Now, of course, much of this is a good thing. Covid is a serious disease. Whether or not you agree that lockdowns really work or not, the guiding principle behind them is a healthy one. After all, if we can’t sanctify human life as the number one policy goal, what else is the point of it all? Do we create human societies simply to produce a rise in GDP? Do we live, love, work and die just for the sake of a national flag? For all my concerns over the rise of the medical police state over the course of 2020 – and, as anybody who follows me on Facebook will know, I have a lot of concerns – I would also rather live in a world where we put a million young people out of work to protect the NHS rather than one where we send a million young people out to die on a battlefield in order to protect the Union Jack.
The problem is that in elevating the precautionary principle to the only principle is that we’ve also forgotten that there are other ways of relating to the world too. The default mode of public behaviour from 2020 onwards has been devout, ashamed, apologetic: we creep around supermarkets in facemasks, run away from crowds, lock ourselves away in our homes and constrain our socialising to a smartphone screen.
All of this has a place. And there are generally altruistic reasons behind all this. But sometimes I think deploying too much caution actually runs another risk: that of suppressing what it means to be a human being in the first place.
We are tactile, social creatures that evolved among animals beneath open skies in every kind of climate imaginable. We thrive on fresh air and exercise. There is nothing in our evolutionary make-up to render the body of Homo sapiens well-adapted to a life of sitting behind screens or slumped on sofas. It may be a good idea in an epidemiological sense to reduce our contact with loved ones to a Zoom call, but it strips something important from us.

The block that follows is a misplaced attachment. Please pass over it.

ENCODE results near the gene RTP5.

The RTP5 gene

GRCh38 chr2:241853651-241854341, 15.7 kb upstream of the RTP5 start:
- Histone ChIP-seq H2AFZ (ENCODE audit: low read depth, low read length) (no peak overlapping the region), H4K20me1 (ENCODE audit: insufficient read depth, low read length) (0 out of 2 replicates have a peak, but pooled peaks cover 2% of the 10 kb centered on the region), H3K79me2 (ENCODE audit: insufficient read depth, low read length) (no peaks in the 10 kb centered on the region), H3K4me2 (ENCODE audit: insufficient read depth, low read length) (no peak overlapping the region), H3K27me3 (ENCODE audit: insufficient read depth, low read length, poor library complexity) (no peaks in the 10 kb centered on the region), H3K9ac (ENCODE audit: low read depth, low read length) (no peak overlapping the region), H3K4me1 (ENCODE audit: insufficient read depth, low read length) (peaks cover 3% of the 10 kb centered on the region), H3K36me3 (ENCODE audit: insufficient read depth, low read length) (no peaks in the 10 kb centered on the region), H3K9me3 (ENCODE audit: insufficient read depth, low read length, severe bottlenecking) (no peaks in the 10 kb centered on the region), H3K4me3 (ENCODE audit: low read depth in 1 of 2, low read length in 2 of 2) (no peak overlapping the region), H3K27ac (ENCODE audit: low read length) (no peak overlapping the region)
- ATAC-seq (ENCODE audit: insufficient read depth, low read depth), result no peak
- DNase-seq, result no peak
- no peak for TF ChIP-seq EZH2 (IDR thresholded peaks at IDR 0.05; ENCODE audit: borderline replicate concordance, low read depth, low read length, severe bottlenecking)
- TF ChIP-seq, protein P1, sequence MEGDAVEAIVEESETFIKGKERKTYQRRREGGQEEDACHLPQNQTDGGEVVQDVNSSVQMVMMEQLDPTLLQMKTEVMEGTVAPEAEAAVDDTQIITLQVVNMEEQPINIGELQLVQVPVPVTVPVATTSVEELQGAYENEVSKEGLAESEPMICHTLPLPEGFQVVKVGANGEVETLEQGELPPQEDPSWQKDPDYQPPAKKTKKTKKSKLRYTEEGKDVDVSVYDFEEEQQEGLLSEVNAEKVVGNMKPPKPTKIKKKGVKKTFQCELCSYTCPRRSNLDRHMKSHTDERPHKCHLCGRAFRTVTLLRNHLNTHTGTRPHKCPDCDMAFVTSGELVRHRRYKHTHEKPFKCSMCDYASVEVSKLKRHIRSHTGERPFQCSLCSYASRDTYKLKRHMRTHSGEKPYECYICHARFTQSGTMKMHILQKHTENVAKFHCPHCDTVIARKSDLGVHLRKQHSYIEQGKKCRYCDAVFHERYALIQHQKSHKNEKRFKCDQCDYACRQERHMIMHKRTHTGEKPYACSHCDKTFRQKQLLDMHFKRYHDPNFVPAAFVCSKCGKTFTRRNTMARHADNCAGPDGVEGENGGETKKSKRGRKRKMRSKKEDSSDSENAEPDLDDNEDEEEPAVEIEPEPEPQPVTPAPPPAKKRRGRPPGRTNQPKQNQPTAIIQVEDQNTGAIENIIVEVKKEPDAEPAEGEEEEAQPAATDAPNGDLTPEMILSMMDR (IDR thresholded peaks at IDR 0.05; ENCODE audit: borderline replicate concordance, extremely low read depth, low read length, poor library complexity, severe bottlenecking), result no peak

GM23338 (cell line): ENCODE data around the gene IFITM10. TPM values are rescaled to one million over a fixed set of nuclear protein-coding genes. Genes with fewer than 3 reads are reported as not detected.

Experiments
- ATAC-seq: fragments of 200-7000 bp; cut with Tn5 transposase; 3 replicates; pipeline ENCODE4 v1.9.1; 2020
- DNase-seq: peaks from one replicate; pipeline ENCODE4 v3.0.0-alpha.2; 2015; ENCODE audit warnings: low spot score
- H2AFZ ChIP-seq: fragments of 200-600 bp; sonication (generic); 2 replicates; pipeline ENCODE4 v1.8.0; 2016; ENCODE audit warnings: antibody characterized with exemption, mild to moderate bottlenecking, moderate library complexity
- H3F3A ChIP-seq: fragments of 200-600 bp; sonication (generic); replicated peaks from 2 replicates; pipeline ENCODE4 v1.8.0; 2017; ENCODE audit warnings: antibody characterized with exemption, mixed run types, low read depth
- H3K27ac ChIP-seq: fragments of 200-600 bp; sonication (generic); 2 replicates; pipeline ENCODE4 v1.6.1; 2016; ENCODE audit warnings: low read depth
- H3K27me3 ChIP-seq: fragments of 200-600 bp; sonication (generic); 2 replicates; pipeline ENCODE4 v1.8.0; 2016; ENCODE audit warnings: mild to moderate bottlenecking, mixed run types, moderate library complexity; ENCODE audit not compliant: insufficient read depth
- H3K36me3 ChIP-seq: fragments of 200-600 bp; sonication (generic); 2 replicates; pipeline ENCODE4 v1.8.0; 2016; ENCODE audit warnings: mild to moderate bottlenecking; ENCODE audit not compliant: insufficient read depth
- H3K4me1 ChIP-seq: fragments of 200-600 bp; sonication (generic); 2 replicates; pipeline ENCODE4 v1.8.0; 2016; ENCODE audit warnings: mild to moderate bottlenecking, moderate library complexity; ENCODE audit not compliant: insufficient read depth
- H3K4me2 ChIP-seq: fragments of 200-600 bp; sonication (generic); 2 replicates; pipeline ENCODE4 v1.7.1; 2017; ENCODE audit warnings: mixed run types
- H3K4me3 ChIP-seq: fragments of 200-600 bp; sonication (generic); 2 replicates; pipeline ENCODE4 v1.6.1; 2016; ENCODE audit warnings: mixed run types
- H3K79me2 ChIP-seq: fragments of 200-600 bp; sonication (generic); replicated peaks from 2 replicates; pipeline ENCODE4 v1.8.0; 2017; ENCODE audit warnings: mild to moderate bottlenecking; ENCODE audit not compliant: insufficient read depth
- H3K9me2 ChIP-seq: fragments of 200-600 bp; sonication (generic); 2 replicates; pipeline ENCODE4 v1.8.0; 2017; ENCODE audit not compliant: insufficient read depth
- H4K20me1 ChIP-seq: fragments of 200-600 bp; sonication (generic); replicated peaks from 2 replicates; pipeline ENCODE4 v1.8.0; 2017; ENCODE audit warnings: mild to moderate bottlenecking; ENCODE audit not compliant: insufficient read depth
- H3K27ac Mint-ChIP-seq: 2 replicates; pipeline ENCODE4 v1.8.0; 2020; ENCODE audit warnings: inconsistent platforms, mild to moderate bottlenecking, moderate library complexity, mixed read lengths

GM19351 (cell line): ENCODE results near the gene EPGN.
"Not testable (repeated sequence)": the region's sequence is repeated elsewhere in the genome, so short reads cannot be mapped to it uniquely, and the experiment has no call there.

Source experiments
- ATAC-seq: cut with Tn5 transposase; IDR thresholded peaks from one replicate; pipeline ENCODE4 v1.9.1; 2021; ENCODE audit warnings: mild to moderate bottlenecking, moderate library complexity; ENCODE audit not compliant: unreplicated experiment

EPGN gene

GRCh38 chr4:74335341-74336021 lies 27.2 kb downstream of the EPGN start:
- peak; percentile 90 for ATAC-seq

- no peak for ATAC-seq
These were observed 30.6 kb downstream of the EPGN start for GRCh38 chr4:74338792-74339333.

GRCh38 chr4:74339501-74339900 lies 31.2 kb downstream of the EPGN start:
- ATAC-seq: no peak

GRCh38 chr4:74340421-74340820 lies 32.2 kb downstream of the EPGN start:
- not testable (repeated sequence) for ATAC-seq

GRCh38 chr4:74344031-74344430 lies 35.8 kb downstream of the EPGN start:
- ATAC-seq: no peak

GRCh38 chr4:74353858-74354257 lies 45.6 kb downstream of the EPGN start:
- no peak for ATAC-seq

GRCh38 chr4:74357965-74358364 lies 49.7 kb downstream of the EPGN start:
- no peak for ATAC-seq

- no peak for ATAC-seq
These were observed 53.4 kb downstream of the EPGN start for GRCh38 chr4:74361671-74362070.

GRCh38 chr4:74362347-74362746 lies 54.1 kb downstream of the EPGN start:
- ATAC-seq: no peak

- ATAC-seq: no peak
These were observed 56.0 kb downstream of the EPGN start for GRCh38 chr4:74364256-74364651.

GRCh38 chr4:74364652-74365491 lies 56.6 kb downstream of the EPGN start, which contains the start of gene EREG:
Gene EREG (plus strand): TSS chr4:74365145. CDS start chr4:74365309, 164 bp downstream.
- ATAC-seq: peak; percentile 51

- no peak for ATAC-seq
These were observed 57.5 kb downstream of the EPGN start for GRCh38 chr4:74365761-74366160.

When we lock down a population and close off the parks we’re doing more than simply depriving people of fresh air. We deprive them of everything that it means to be human: the right to exercise, to use our bodies, to see others, to touch, to breathe freely. These things cannot simply be quietly substituted by smartphone screens and better resolution. Our bodies evolved for walking, running, crouching, clambering; the more we lock those bodies down, the more we rebel against our own biology. We might live longer than our predecessors or the last few tribes untouched by modernity, but we do so with agonizing back pain, muscle joints and fatigue. Sugar murders more of us than gunpowder. We have more to fear from a sofa than we do from an infectious disease. Look on the list of top ten causes of death globally: it’s not Covid that’s killing us in the greatest numbers. It’s obesity, diabetes and heart disease. We may fear a novel virus as the scourge of humankind, but we do far worse to ourselves.
What I found astonishing about the response to the pandemic is how little any of this makes it into the national discussion. Until March 2020 politicians and public health experts treated us to ceaseless mantras about the importance of fresh air, exercise and healthy eating. Yet they suddenly went silent. For parts of last spring and summer public parks were – criminally and sadistically – even cordoned off from the public who pay for them. What kind of toll will expanding waistlines take on the nation’s health now we’ve made heroes of everybody for sitting on their sofas? Getting big is statistically far more dangerous than getting Covid, at least for most of us – so why don’t we have any concern for the deaths that will eventually cause? The NHS beds it will occupy?
Instead lockdown was imposed with zero thought to the health problems that would cause. How much more nausea will be caused by wearing face masks for long periods? Does anybody know? What are the effects of long-term cold on the human body for those of us who were confined throughout winter to homes we couldn’t afford to heat properly? There are few statistics; few care to ask these questions.